K-Electric’s failure to modernise is costing power consumers in Karachi between Rs3 and Rs5 extra for every unit of electricity consumed, said Sindh’s caretaker Commerce Minister Younus Dagha at an event recently. It goes without saying that an ageing and inefficient generation infrastructure produces power at a higher than average cost, which is obviously passed on to consumers. This additional revenue is apparently not reinvested into modernisation and instead is directly rerouted to shareholders, making them a pretty penny at the expense of millions of power consumers. But cheaper electricity would benefit all consumers and modernisation leads to less pollution.
Part of the problem is that K-Electric is allowed to operate as a producer and final distributor, ensuring that its own plants are guaranteed to have a buyer, no matter what the cost. In the rest of Pakistan — as is the case in several countries — power generation companies are not allowed to operate as distributors as well, because this opens the door to massively uncompetitive practices, some of which we seen in Karachi. If competition were fair, a company offering a distributor power for more than Rs5 above the rate submitted by another producer would quickly have to restructure or go out of business. But K-Electric’s captive market allows it to continue passing the cost of its inefficiency onto consumers.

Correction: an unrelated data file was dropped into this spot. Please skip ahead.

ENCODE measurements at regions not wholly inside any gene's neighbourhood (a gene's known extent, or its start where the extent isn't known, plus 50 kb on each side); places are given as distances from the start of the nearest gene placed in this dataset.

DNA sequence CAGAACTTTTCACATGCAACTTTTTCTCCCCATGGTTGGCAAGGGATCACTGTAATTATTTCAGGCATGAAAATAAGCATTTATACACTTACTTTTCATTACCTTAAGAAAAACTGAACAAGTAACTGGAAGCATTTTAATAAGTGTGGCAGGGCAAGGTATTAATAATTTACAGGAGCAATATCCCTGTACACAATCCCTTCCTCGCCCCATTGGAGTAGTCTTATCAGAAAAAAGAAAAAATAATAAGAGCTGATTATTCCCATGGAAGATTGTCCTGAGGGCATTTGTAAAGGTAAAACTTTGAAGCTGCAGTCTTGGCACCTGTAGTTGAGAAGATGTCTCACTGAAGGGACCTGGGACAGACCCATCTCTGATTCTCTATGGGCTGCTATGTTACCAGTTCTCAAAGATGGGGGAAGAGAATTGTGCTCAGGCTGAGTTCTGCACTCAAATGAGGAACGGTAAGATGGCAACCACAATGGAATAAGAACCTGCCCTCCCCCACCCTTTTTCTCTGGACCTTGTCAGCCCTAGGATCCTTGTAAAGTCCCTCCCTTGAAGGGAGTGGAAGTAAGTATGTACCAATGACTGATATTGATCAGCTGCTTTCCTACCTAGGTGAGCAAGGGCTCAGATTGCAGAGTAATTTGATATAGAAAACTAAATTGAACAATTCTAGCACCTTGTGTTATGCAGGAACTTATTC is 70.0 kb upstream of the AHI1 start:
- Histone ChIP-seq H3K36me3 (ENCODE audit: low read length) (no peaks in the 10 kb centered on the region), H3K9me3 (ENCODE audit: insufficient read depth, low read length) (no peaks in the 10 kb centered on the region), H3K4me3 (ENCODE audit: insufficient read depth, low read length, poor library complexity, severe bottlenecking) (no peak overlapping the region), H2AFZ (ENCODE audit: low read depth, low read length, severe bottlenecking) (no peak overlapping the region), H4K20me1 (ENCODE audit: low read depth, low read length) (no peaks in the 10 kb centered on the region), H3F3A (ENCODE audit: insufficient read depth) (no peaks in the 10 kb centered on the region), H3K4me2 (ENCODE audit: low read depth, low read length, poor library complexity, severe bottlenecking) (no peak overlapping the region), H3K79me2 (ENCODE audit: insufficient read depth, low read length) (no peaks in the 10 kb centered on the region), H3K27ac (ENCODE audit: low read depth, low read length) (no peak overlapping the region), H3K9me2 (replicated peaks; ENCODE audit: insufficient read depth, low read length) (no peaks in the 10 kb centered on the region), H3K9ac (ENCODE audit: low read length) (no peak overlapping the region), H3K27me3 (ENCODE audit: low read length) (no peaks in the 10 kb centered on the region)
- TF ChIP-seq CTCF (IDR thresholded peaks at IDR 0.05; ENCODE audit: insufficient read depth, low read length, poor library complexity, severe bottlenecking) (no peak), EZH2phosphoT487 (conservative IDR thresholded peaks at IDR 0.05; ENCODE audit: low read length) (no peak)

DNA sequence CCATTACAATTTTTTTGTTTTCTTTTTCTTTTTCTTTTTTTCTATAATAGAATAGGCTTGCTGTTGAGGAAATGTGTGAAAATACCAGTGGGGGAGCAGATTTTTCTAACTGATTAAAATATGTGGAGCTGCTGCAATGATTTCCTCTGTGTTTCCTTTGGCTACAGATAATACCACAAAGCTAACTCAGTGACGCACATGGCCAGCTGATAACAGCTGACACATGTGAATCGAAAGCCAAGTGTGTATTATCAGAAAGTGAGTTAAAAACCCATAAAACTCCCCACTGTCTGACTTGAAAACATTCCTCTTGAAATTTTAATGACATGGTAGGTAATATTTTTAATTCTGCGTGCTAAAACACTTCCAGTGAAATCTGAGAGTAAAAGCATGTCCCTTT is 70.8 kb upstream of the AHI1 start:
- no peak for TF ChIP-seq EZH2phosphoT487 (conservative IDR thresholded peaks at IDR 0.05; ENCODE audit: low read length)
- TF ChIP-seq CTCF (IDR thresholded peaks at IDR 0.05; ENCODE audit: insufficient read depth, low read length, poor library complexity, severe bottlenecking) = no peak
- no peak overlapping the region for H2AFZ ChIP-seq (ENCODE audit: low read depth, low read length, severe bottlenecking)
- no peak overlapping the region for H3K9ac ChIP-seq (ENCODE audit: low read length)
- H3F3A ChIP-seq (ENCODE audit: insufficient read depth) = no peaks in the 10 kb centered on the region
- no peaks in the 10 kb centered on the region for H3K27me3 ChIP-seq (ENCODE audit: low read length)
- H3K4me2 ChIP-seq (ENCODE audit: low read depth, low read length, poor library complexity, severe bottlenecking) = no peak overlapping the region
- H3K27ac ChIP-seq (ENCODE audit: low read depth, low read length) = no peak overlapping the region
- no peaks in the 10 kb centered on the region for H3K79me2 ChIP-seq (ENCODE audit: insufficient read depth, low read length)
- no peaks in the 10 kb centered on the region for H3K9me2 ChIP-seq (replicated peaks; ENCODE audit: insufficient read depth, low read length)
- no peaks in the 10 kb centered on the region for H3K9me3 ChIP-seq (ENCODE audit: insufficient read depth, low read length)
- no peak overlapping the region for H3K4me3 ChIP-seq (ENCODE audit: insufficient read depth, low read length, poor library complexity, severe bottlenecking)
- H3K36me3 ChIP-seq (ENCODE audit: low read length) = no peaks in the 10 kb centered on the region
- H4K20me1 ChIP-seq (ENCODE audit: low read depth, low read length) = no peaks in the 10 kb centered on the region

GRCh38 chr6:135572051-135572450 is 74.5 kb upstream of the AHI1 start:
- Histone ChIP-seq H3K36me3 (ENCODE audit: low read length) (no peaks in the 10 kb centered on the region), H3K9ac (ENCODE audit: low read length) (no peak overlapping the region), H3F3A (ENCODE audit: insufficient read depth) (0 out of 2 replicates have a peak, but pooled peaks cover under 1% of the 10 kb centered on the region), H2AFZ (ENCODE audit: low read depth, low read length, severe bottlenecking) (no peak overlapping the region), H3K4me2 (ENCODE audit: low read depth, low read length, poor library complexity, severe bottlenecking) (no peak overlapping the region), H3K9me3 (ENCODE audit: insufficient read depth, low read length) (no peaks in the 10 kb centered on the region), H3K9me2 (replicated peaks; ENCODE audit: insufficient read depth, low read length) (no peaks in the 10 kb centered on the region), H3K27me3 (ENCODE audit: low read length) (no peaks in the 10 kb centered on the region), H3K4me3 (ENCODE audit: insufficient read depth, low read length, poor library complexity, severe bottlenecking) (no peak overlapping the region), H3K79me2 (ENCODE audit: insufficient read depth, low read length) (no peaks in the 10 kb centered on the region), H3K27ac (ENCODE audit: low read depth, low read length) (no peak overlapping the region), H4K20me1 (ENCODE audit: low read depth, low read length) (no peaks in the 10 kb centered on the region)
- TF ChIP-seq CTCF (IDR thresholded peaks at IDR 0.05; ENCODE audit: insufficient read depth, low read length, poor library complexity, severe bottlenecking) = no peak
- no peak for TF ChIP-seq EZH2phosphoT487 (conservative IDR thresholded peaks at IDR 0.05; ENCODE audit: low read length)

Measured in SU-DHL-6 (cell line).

While unbundling the company — as suggested by Commerce Minister Dagha — would take time and face legal challenges from the company, it is most certainly doable with appropriate legislation from the federal and provincial governments once the elections are held. Unfortunately, there is little political will in any major party to introduce such legislation. However, this could easily change if big industries pressure the major political parties to go ahead with the reforms. Even if they cause some short-term pain, change is long overdue, and delaying it only makes it harder and more painful.
Published in The Express Tribune, November 18th, 2023.